If you feel safe and comfortable while exercising, you are more likely to stick to your exercise program. The guidelines below can help. If you have any questions, be sure to ask your healthcare provider.
Wear loose-fitting clothes. Dress in layers on cool days. That way you can remove a layer if you get too warm.
Always wear shoes that fit well and that are designed for exercise. If you need special orthotic inserts to prevent your feet from hurting, get these before exercising.
When it’s cool outside, wear a hat to retain your body heat.
To protect your eyes and skin from the sun, wear a visor or hat and use sunscreen.
Exercise indoors when it’s too hot or too cold outside, or when the air quality is poor. Try walking at a shopping mall or walking at a reasonable pace on a treadmill.
Drink plenty of water before, during, and after exercise (unless you are on a water-restricted diet).
Check your pace. You should be able to talk without being out of breath. A good test of the appropriate speed is to see if you can sing; if you can, you may need to increase your pace.
If you use medicine for angina, always carry it with you.
Don’t exercise on days when you are ill or if you forget to take your medicines.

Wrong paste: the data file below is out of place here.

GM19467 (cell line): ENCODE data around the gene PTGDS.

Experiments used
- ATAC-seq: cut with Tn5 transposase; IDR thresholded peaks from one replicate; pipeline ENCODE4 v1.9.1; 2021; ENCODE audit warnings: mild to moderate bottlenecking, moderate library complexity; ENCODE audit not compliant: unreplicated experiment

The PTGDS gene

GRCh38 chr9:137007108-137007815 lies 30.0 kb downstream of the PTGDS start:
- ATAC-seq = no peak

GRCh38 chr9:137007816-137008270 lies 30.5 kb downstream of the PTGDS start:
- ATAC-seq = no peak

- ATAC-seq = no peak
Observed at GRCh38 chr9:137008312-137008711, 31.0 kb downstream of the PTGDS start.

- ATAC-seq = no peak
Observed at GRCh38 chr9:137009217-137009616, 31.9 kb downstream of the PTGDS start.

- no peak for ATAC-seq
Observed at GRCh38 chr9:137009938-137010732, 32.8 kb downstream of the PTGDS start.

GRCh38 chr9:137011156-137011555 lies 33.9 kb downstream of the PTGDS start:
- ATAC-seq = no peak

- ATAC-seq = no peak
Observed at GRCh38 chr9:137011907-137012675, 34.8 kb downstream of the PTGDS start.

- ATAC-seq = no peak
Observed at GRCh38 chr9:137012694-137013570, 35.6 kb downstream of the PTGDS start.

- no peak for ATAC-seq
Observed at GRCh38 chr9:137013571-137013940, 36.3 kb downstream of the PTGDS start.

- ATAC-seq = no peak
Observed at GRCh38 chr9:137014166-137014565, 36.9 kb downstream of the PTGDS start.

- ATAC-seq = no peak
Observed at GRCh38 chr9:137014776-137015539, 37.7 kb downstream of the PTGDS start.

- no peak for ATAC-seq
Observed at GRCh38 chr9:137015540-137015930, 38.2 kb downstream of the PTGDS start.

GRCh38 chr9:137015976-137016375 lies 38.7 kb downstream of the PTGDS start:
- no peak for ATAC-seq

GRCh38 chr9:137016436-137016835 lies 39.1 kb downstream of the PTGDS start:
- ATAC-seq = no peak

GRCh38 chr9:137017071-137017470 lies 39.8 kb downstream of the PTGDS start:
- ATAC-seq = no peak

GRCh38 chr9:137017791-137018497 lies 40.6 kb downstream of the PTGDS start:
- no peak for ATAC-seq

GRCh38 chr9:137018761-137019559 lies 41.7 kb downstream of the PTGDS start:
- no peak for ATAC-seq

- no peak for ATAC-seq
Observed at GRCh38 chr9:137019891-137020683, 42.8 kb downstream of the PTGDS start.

If you have any history of heart problems, be sure to talk to your doctor before beginning an exercise program.
Be sure to warm up before exercising and cool down after. Stretching before and after exercising can help improve flexibility and range of motion in your joints.
Stop exercising and call your doctor if you:
Have chest pain, or if you feel dizzy, lightheaded, or severely weak
Feel burning, tightness, pressure, or heaviness in your chest, neck, shoulders, back, or arms
Have unusual shortness of breath
Have unusual increased joint or muscle pain
Have palpitations or an irregular heartbeat
March 21, 2017
Elsawy, B. Physical Activity Guidelines for Older Adults. American Family Physician. (2010); 81(1); pp. s55-s59
Fetterman, Anne, RN, BSN,Gandelman, Glenn, MD, MPH,Image reviewed by StayWell art team.